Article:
Continuing on from China's advances in providing universal healthcare is the "Health China 2030" strategy which aims to solve China's identifiable health care problems. This includes improving service quality, strengthening financial protection, and increasing the quality of medical care.
Officials who led the poverty-relief work visit a resident's house in Nanping City, Fujian Province, September 14, 2017. /Xinhua
Evidently, then, in China's case, working outside of the four-year cycle of liberal democracy has benefits. Contest this if you will but no other political-economic system has lifted so many people out of poverty so quickly. Should China be successful in its long-term 2030 healthcare plan then it will make huge strides not just in alleviating extreme poverty but also in making sure people don't fall back into it.
China's ability to eradicate extreme poverty comes down not only to the body of its governing system, which allows for certain measures to be implemented. The spirit within the system which is China's governing philosophy also plays a significant role.
This is in contrast to capitalism which sees life as a Darwinian struggle where the poor inherently deserve to be poor. Such an attitude can alleviate the government's responsibility for poverty which becomes seen as a natural phenomenon.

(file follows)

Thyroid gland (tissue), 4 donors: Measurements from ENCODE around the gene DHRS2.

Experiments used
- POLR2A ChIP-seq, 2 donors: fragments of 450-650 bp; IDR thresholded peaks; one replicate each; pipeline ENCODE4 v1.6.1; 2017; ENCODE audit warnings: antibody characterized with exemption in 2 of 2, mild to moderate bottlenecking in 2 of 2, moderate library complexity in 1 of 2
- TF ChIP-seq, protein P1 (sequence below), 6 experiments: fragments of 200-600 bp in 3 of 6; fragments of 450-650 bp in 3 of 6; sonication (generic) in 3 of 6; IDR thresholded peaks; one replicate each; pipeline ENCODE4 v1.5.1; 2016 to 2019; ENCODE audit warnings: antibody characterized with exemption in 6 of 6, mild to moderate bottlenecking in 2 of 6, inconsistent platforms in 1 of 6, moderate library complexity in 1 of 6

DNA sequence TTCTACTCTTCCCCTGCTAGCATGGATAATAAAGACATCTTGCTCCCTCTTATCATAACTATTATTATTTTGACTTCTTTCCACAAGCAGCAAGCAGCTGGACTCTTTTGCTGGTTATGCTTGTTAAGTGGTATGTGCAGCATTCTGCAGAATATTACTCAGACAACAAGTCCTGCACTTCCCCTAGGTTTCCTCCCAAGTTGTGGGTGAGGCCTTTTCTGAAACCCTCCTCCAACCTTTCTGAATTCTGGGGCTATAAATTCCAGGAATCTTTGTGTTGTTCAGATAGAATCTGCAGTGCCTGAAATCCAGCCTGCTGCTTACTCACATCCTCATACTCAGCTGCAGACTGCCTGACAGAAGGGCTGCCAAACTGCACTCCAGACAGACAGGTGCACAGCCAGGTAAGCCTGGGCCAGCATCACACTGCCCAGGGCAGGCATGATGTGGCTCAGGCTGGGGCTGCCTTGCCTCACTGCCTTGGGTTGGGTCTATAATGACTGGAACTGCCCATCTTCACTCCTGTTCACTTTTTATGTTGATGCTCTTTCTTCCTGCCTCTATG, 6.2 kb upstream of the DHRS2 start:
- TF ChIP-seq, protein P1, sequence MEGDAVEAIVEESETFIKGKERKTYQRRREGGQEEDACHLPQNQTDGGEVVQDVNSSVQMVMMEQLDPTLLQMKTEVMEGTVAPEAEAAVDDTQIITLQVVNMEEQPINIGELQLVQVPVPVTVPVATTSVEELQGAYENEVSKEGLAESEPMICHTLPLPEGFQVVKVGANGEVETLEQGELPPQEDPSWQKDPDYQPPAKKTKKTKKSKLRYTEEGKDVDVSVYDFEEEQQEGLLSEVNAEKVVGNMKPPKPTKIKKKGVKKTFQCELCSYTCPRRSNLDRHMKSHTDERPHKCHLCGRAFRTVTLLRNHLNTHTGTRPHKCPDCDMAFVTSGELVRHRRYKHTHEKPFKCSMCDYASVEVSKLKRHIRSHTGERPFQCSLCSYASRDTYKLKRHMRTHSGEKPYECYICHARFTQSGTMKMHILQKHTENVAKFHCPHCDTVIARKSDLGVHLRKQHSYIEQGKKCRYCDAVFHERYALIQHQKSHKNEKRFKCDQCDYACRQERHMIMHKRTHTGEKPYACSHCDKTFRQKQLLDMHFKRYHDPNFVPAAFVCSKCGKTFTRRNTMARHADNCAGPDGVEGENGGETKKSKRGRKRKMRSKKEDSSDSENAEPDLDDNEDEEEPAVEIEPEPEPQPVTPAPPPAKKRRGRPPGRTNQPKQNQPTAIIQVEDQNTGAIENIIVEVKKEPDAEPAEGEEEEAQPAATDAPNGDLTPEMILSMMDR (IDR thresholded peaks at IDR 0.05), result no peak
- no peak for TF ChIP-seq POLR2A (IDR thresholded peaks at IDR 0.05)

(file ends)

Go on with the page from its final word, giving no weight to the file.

The spirit or the identity of a nation's political-economic system is reflected in its mass media. In the West, news revolves around whom to punish, invade and sanction. In contrast, in China news media is predominantly focused on improving the livelihood of China's citizens and the development of the country as a whole.
Such media shapes the very conception of what is possible and holds governments to account. For example, Donald Trump, compared to other presidents, is praised for not starting any new wars and only continuing with existing conflicts. In contrast, Chinese citizens who are well aware of poverty alleviation plans use these plans to hold both local and central governments to account.
As such, the goal of alleviating extreme poverty by 2020 was taken seriously and all manner of measures were implemented to achieve this aim. Tragically, being trapped in cages of limited possibilities, in the West populations do not dare to even imagine such lofty expectations from their governing systems.
In the West, people are seen as surplus to the historical process. They are "human beings" where history acts objectively upon them but is not part of them. Thus, history is conceived as an invisible and objective universal force that brings "enlightenment."
In contrast, in China, the human is conceived as the maker and the creator of history. They are "human makers" who have the inherent capacity to transform their social conditions for the better. In this conception of man's place in the world poverty is not something that exists forever as a natural state rather it is something which man has the inherent capacity to overcome.
This conception of the world may seem trivial but without it no poverty alleviation could take place. This is because if one is stuck in the dogma of believing one is unable to alter their material state then a self-fulfilling prophecy of material stagnation ensues.